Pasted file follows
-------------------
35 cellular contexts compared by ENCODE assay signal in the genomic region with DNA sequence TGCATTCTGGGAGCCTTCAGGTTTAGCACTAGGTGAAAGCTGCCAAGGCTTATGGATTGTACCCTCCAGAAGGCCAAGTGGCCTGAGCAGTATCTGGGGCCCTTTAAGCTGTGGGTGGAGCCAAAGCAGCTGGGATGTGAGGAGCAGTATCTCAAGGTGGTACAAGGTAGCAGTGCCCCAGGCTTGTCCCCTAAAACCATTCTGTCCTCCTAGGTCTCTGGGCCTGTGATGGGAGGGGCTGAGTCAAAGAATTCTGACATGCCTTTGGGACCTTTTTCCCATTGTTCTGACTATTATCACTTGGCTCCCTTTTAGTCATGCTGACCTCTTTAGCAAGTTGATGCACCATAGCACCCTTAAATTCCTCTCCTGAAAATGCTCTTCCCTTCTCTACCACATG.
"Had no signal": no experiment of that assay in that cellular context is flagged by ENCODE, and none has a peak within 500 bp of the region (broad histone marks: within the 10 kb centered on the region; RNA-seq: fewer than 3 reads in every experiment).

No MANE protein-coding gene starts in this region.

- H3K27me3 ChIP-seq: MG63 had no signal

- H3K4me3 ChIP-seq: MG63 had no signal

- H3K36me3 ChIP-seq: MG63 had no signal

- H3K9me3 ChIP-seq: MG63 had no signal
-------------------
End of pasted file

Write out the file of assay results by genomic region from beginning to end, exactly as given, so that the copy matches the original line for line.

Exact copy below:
35 cellular contexts compared by ENCODE assay signal in the genomic region with DNA sequence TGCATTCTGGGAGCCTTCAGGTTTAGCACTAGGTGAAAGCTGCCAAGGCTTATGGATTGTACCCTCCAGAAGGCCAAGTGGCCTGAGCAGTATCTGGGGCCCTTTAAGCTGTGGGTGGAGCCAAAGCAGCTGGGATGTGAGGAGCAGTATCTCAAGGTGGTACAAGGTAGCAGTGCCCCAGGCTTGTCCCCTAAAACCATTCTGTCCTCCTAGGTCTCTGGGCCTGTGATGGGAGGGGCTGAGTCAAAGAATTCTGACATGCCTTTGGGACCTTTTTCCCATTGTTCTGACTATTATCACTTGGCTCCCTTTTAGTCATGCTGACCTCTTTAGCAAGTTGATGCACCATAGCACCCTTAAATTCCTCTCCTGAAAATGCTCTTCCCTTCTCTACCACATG.
"Had no signal": no experiment of that assay in that cellular context is flagged by ENCODE, and none has a peak within 500 bp of the region (broad histone marks: within the 10 kb centered on the region; RNA-seq: fewer than 3 reads in every experiment).

No MANE protein-coding gene starts in this region.

- H3K27me3 ChIP-seq: MG63 had no signal

- H3K4me3 ChIP-seq: MG63 had no signal

- H3K36me3 ChIP-seq: MG63 had no signal

- H3K9me3 ChIP-seq: MG63 had no signal